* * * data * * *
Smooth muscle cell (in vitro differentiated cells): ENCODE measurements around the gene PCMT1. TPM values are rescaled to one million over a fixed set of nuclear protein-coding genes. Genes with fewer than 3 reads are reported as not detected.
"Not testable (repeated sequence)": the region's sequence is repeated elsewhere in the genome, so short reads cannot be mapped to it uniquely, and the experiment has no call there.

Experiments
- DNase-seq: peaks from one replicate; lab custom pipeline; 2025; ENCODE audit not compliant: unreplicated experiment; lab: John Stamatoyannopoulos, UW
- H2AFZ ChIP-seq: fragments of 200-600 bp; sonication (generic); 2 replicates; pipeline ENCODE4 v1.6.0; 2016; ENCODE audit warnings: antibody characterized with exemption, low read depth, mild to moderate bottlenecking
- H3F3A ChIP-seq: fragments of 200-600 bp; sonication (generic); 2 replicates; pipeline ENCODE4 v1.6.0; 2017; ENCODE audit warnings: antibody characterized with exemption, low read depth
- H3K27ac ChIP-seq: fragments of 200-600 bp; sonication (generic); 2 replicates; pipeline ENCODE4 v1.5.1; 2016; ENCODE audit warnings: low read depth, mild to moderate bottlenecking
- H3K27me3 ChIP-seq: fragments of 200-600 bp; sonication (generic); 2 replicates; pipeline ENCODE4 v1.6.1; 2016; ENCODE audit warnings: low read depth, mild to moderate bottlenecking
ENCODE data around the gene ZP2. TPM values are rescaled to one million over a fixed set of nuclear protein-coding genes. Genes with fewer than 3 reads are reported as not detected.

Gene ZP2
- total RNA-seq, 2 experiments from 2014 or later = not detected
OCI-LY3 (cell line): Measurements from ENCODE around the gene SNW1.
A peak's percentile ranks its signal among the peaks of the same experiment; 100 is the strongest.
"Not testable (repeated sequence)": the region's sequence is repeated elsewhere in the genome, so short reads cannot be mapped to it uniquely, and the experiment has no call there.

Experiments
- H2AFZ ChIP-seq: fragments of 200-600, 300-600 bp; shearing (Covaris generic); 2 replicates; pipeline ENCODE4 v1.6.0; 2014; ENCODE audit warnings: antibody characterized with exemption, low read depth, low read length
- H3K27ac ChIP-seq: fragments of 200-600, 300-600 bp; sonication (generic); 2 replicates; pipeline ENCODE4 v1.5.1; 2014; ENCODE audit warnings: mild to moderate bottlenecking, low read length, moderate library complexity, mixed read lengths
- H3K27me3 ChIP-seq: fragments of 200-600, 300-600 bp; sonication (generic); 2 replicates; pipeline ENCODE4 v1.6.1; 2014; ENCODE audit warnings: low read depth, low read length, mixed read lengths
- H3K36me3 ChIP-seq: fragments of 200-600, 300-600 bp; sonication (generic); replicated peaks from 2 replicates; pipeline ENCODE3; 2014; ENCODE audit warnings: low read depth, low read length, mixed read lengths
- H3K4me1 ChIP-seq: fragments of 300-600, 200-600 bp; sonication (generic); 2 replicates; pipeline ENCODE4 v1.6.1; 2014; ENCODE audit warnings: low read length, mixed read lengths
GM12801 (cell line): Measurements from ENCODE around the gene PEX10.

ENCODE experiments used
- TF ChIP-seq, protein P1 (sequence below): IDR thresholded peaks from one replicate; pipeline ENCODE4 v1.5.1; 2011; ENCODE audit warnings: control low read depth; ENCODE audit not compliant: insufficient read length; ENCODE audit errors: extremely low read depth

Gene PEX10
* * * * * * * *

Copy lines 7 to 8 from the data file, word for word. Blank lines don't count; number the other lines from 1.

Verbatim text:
- H3K27ac ChIP-seq: fragments of 200-600 bp; sonication (generic); 2 replicates; pipeline ENCODE4 v1.5.1; 2016; ENCODE audit warnings: low read depth, mild to moderate bottlenecking
- H3K27me3 ChIP-seq: fragments of 200-600 bp; sonication (generic); 2 replicates; pipeline ENCODE4 v1.6.1; 2016; ENCODE audit warnings: low read depth, mild to moderate bottlenecking